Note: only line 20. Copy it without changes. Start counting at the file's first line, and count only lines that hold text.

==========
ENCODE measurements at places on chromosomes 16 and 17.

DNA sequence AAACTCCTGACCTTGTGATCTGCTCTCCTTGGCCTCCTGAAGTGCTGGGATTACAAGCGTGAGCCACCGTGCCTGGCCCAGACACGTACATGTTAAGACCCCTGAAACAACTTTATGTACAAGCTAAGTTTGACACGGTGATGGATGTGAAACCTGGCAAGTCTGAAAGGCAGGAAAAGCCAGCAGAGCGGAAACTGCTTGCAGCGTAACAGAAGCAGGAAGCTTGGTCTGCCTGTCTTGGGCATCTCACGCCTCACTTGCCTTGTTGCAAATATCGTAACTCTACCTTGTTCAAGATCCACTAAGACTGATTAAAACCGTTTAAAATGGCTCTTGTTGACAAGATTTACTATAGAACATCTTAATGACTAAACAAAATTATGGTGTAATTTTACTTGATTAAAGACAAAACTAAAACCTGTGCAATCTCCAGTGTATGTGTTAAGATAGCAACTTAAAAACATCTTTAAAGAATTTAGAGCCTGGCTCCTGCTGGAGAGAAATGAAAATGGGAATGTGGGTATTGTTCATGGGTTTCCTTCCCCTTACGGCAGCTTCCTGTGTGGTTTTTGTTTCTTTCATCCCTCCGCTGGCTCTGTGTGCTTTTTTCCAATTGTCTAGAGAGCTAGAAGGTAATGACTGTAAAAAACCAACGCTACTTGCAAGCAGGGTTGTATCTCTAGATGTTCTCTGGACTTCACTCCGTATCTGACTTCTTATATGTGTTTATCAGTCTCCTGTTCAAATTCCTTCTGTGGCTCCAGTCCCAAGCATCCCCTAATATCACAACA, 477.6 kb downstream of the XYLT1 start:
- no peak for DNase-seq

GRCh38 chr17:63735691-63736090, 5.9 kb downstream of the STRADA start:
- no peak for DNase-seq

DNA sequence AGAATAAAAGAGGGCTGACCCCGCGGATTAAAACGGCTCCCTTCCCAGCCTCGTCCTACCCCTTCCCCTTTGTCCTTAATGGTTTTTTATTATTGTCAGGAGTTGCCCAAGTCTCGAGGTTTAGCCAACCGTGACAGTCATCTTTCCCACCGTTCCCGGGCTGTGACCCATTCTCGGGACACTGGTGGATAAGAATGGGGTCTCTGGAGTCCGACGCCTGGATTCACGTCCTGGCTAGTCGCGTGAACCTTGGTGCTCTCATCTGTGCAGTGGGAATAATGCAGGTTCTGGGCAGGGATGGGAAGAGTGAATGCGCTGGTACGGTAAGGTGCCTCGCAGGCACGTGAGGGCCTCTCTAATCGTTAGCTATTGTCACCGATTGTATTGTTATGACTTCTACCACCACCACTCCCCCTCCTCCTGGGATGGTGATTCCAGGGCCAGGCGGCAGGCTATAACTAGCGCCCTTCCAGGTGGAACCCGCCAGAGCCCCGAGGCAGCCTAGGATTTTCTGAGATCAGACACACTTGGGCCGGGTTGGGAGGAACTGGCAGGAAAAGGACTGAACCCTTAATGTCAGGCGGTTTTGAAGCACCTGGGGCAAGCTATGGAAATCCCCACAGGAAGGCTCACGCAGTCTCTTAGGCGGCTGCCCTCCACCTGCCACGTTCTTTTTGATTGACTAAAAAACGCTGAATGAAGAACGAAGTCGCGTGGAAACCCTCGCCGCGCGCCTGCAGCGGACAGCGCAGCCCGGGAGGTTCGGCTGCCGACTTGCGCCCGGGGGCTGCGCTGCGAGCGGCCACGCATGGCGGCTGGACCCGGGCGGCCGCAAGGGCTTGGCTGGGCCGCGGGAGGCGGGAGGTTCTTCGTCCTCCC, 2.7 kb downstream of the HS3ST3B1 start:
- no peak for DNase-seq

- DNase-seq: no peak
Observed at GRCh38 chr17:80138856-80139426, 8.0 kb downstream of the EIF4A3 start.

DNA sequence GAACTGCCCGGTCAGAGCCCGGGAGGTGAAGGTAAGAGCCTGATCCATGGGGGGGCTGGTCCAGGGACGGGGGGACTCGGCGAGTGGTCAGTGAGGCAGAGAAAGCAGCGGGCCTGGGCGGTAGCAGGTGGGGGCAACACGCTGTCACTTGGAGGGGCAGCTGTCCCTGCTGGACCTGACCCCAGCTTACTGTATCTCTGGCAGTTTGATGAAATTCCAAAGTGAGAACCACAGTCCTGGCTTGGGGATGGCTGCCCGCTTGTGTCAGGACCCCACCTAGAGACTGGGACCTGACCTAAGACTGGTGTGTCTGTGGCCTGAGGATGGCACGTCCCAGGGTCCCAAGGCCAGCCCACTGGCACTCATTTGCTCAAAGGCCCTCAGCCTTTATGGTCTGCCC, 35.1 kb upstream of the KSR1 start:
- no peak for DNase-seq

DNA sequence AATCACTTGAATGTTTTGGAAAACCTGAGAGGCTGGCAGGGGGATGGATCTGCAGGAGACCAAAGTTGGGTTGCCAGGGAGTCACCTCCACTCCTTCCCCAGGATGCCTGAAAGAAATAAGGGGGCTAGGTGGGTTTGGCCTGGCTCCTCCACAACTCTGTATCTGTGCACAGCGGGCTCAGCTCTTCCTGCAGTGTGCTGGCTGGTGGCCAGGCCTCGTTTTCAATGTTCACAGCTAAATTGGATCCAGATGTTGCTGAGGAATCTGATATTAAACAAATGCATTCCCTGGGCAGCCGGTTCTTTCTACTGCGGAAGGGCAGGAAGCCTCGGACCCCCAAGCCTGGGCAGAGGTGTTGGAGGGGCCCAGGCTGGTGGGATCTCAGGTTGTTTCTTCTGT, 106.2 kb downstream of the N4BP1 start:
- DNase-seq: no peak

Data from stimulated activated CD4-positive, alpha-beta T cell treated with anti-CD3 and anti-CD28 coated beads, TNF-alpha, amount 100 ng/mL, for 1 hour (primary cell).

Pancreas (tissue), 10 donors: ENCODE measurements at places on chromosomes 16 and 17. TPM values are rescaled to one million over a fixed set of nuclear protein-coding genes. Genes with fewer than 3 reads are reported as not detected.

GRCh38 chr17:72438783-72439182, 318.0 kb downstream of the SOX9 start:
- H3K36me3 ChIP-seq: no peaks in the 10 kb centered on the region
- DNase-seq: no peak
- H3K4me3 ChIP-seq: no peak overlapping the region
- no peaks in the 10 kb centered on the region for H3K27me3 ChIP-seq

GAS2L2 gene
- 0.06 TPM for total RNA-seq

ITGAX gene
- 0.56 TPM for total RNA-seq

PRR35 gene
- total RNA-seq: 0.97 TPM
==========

- no peaks in the 10 kb centered on the region for H3K27me3 ChIP-seq